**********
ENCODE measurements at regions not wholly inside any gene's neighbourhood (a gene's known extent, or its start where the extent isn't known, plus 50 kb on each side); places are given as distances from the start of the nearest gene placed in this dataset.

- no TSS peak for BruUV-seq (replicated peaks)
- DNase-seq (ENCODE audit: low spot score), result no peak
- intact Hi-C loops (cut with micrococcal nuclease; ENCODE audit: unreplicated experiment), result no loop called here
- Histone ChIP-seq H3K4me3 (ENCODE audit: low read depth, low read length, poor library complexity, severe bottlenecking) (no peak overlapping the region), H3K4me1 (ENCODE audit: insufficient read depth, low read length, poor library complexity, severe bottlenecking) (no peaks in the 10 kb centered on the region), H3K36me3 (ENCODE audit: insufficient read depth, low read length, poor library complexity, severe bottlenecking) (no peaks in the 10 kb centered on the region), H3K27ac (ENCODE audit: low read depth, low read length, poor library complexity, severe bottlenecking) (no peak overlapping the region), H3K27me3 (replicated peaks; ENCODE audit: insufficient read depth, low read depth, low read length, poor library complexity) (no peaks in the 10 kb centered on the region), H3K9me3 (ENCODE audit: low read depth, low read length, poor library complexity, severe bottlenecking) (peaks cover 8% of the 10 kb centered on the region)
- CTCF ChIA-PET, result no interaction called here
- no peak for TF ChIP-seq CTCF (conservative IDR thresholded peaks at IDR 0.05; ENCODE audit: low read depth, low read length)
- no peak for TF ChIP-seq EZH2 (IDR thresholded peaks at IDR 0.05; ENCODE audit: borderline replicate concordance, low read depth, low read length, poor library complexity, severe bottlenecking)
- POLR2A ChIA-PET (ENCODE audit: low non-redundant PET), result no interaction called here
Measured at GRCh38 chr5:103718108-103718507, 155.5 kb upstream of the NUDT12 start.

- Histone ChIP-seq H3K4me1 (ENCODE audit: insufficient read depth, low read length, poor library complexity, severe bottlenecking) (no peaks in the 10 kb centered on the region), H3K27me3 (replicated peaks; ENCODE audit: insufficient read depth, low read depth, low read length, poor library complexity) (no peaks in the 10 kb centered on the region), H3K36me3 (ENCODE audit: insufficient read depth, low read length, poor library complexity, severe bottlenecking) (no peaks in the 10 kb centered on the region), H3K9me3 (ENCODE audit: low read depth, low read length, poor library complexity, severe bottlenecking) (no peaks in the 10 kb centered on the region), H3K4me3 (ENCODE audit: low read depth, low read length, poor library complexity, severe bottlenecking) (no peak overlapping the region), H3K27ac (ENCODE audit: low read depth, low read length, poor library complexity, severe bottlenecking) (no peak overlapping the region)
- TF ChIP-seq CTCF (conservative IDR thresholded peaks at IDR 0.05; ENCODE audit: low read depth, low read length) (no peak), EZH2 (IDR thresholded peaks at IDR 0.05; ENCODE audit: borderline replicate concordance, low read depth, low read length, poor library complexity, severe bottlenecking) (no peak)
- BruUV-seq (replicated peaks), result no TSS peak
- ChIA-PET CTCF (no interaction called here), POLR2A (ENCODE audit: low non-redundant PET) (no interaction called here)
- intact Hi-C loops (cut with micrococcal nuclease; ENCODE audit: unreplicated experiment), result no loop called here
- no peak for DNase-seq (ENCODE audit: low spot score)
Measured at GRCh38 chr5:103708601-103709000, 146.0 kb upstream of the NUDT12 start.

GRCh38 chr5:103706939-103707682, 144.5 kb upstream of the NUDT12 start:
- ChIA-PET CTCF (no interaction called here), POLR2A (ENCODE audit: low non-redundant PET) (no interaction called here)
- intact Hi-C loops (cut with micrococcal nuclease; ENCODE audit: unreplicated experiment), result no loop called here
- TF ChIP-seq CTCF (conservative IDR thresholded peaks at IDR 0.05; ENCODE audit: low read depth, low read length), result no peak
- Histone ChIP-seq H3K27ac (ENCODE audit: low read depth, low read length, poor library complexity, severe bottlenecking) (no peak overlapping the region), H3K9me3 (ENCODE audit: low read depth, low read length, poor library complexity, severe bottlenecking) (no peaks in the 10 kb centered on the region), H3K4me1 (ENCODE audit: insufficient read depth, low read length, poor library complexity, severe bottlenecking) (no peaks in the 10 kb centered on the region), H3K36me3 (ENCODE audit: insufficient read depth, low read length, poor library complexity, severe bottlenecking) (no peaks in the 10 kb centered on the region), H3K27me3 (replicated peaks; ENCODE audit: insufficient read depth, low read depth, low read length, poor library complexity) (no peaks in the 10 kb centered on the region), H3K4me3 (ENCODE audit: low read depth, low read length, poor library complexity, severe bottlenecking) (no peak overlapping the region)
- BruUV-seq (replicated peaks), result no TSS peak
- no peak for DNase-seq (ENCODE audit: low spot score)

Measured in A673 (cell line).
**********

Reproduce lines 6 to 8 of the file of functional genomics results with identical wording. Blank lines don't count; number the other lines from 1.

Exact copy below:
- CTCF ChIA-PET, result no interaction called here
- no peak for TF ChIP-seq CTCF (conservative IDR thresholded peaks at IDR 0.05; ENCODE audit: low read depth, low read length)
- no peak for TF ChIP-seq EZH2 (IDR thresholded peaks at IDR 0.05; ENCODE audit: borderline replicate concordance, low read depth, low read length, poor library complexity, severe bottlenecking)